But by next year, the city might be prohibited from acquiring the last 10 properties. A proposal in the state Senate, authored by Sen Jeffrey Piccola, R-Dauphin, would prohibit taking any property through eminent domain unless at least 51 percent of the surrounding properties are blighted.

Furthermore, if a bill that passed the U.S. House of Representatives yesterday becomes law, the city would lose all federal economic-development aid for two years if it used eminent domain to take any private property for transfer to another private owner for economic-development purposes.

All of this flurry of legislation comes from a recent decision of the U.S. Supreme Court that upheld the right of New London, Conn., to acquire properties in a thriving, blight-free neighborhood and convey them to a private developer.

The resulting howl was understandable, and the quick response of lawmakers in at least 12 states and in Washington sounds like a textbook case of big government rushing to the rescue of little taxpayers.

But the issue is not nearly that simple. Which may explain why all three members of Philadelphia's congressional delegation have opposed HR 4128.

"The bill was hastily crafted," Congressman Chaka Fattah responded in writing yesterday when I asked him to explain his vote.

Fattah says he is sensitive to governmental intrusion against personal-property rights. But he argues that the bill "would impede local municipal efforts in advancing neighborhood revitalization."

Congressman Bob Brady agrees.

"This at first glance seems to make sense," said Stanley White, Brady's chief of staff. But it would have a substantial back-blast. "This law would stop the Redevelopment Authority from doing most of what it is doing under NTI," he said, referring to Mayor Street's Neighborhood Transformation Initiative.

Seen in its best light, it's bad law for a good purpose. It sounds good, until you examine how eminent domain has been used in Philadelphia.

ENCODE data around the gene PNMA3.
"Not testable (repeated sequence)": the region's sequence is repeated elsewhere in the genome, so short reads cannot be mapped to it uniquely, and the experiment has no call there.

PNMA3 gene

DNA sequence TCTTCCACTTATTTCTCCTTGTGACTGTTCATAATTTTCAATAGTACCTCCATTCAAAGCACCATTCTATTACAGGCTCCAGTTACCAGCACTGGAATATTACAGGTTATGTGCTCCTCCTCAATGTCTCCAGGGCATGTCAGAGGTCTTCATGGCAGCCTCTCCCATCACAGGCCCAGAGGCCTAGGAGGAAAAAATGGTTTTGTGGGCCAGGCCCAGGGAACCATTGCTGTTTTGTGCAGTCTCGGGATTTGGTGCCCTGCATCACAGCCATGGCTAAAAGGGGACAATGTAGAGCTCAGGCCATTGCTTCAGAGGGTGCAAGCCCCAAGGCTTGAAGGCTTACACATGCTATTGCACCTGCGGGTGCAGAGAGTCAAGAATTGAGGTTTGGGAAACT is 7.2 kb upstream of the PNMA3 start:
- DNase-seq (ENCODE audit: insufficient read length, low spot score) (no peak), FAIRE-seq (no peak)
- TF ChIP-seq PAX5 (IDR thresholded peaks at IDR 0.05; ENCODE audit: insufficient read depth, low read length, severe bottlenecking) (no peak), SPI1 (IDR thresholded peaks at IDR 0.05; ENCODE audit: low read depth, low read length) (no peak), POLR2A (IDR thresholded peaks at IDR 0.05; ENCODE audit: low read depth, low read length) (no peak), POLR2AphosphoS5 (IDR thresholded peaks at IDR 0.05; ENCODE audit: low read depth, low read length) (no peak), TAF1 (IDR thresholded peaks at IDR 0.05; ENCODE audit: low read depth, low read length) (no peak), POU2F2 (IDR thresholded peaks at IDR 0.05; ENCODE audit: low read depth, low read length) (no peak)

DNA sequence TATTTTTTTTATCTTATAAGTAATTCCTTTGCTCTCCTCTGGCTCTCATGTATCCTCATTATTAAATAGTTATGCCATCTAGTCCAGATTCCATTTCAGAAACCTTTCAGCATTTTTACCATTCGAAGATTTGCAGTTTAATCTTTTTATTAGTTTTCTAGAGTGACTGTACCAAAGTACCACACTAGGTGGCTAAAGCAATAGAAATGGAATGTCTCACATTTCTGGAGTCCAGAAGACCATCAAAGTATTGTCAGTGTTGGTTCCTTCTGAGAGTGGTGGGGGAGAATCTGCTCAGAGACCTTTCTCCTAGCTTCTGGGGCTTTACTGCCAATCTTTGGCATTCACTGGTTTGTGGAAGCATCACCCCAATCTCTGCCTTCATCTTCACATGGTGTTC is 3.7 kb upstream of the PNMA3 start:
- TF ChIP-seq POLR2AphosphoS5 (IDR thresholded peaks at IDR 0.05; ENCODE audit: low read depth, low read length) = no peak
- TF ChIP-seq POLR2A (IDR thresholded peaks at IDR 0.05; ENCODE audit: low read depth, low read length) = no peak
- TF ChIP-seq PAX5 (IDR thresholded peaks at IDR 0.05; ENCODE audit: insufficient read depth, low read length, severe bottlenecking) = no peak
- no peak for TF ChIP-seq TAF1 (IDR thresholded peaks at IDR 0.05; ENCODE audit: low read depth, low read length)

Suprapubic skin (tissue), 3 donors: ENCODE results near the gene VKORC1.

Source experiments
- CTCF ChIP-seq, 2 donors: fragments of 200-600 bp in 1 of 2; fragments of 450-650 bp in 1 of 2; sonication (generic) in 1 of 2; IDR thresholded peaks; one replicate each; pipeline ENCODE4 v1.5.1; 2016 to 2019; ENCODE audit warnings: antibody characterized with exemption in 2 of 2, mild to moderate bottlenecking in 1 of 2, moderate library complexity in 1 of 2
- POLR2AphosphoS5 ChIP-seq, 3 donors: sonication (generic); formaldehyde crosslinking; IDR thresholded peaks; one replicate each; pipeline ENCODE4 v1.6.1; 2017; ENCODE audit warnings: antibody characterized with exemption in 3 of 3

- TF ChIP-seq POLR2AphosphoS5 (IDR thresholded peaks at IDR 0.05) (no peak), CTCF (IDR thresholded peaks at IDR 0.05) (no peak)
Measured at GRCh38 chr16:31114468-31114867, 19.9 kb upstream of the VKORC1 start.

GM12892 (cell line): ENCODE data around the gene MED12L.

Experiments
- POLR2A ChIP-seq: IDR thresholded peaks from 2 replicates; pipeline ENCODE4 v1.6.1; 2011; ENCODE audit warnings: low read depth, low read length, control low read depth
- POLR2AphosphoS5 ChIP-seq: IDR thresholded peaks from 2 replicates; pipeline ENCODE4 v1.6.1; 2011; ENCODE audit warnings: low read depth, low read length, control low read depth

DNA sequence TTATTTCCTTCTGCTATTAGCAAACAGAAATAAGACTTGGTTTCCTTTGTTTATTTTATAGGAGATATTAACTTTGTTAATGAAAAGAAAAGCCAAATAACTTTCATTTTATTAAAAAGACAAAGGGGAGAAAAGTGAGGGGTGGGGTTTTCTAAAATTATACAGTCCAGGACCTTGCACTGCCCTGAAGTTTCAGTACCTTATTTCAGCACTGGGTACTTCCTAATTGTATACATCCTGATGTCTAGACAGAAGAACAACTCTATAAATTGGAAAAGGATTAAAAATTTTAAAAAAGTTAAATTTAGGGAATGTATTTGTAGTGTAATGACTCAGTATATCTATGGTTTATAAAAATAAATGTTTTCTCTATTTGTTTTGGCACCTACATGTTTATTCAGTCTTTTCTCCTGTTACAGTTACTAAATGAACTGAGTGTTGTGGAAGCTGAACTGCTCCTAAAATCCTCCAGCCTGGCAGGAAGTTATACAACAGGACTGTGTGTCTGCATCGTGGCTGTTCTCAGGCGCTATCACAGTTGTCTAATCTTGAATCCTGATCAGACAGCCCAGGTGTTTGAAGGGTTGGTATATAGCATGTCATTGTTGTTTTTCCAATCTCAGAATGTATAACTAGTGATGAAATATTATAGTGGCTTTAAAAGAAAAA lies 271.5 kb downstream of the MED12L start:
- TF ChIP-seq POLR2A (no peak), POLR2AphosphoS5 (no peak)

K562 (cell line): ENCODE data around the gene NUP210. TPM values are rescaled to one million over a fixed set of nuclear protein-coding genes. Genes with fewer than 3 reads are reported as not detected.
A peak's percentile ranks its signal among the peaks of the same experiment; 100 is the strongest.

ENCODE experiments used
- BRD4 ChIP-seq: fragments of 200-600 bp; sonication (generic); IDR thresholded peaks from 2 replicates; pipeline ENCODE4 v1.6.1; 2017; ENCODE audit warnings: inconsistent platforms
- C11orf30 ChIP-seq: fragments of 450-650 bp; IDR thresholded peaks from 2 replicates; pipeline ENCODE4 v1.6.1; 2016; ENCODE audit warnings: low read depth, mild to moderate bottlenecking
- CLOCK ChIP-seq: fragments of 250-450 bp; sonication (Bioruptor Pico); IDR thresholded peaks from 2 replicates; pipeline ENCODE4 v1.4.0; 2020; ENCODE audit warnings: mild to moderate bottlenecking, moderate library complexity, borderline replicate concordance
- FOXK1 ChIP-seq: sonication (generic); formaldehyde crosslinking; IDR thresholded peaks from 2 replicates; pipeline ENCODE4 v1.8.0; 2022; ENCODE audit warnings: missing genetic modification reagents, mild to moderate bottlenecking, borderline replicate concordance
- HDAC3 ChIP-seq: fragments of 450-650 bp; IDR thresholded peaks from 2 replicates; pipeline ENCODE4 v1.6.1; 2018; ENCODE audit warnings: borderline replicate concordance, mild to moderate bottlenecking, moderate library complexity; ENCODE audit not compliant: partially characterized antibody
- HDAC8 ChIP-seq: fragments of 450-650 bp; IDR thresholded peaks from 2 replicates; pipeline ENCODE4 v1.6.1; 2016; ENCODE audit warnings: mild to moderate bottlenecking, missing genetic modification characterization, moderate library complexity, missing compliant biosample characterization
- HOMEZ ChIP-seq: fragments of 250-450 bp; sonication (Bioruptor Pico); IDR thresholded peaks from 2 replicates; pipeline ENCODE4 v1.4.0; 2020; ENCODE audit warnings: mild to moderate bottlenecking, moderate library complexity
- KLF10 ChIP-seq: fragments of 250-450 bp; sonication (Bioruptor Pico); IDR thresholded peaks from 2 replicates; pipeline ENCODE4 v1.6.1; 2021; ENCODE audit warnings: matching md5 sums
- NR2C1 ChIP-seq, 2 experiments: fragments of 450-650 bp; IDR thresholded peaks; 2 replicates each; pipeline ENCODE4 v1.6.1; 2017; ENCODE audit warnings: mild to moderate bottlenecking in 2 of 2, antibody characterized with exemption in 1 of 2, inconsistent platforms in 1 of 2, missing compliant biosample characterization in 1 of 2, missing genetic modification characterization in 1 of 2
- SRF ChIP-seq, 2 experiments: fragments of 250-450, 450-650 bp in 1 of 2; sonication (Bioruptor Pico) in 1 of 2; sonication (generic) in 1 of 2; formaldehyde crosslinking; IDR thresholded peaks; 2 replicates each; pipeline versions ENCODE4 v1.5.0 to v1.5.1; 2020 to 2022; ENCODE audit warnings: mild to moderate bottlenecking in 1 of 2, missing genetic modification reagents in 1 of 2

"We've built more than 7,000 units of affordable housing by acquiring properties to assemble parcels," said Redevelopment Authority Executive Director Herb Wetzel. "We needed eminent domain to do that."

"Under the Piccola bill, you could have a block where every other house is abandoned and we couldn't acquire the properties because the block still wouldn't meet the 51 percent standard.

"In Harrisburg yesterday just about every redevelopment authority in the state opposed the bill."

But it might not matter, if the federal law passes.

This is a city where eminent domain has been used to increase housing options for low-income families and to build projects like the shopping center going up at 52nd and Parkside.

Eliminating eminent domain may do more to hurt than to help the little guys that our lawmakers are rushing to rescue.

Philadelphia Daily News: www.philly.com/mld/dailynews/news


Supervisors agree to clarify policy on eminent domain: San Diego (CA) Union-Tribune, 11/10/05

By Leslie Wolf Branscomb

Because of the recent nationwide outcry over the prospect of homes being seized by the government, the Board of Supervisors decided it was time to review the county's policy on eminent domain.

The review found San Diego County already gives private property owners strong protection against the abuse of eminent domain.

However, the supervisors agreed that some of the county's policies could be changed to further strengthen them.

The supervisors voted unanimously Tuesday to clarify the county's policy to specifically protect nonblighted, owner-occupied residential structures from being taken and given to another private property owner for economic gain.

"Eminent domain has been very much in the news lately," said Supervisor Ron Roberts, referring to a Connecticut case in which homes were condemned to make way for commercial development, and a more recent San Diego case in which houses might have been taken for other housing.

"It's true that unchecked government may abuse its powers," Roberts said, adding that's why he and Supervisor Bill Horn initiated the review of the county's policy in July.

"The county's policy already strongly favors property rights," Roberts said. "Eminent domain is not a power that this board takes lightly, because we place a high value on property rights."

Horn said: "It makes sense to use eminent domain when it comes to roads and public facilities. But it doesn't make sense to use it to take private property and give it to another.

"I would just like the public to know that we're taking a strong stand on protecting private property," Horn added.

A U.S. Supreme Court ruling in June affirmed the powers of the city of New London, Conn., to take property for economic development.